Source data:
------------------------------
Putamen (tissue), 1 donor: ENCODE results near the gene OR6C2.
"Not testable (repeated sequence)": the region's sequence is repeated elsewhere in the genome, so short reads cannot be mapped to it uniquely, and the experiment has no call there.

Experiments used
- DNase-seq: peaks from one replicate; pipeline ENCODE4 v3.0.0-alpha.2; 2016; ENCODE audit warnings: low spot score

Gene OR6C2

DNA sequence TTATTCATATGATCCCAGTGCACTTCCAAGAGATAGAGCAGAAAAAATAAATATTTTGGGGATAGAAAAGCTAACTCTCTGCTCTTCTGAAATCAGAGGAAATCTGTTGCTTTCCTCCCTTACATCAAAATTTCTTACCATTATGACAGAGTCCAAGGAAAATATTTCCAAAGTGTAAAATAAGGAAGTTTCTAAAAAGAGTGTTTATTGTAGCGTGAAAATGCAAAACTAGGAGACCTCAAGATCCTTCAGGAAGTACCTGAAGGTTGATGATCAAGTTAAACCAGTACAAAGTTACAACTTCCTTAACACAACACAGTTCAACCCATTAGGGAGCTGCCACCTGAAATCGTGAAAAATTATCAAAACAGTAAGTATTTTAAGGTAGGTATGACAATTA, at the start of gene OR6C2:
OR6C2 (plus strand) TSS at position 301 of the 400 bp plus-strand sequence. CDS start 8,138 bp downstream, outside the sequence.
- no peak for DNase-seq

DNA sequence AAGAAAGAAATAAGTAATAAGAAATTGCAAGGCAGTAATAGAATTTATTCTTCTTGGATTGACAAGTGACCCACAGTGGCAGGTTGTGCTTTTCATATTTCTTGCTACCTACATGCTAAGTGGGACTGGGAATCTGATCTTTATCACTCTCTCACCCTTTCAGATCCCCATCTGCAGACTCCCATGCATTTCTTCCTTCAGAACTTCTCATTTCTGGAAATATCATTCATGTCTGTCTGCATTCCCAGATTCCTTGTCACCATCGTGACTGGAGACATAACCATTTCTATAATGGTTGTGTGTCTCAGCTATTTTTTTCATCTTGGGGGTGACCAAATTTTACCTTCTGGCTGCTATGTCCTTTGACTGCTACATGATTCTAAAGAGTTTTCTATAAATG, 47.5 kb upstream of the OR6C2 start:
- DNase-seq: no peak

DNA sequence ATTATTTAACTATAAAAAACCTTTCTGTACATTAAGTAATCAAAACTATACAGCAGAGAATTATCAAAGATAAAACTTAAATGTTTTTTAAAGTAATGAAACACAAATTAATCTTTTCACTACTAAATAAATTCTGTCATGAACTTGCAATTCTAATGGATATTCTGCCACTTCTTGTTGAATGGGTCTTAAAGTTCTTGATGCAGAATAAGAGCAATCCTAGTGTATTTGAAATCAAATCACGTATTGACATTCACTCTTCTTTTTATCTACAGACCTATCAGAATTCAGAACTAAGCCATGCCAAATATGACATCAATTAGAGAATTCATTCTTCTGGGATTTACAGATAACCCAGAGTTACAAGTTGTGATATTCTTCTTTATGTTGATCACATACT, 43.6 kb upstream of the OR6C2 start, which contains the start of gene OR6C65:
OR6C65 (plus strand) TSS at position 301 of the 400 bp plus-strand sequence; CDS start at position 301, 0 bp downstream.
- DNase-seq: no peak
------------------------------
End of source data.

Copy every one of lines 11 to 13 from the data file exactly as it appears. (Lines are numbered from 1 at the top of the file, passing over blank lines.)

DNA sequence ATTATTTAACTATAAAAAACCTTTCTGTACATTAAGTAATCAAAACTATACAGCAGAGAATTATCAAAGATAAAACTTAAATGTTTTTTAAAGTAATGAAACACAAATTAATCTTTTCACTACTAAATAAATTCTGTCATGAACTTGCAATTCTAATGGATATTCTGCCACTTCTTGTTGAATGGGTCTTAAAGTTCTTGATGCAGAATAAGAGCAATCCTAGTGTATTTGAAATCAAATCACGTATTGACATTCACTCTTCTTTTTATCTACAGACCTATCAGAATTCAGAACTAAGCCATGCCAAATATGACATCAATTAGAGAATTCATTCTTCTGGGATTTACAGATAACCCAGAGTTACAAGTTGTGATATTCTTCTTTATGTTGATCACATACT, 43.6 kb upstream of the OR6C2 start, which contains the start of gene OR6C65:
OR6C65 (plus strand) TSS at position 301 of the 400 bp plus-strand sequence; CDS start at position 301, 0 bp downstream.
- DNase-seq: no peak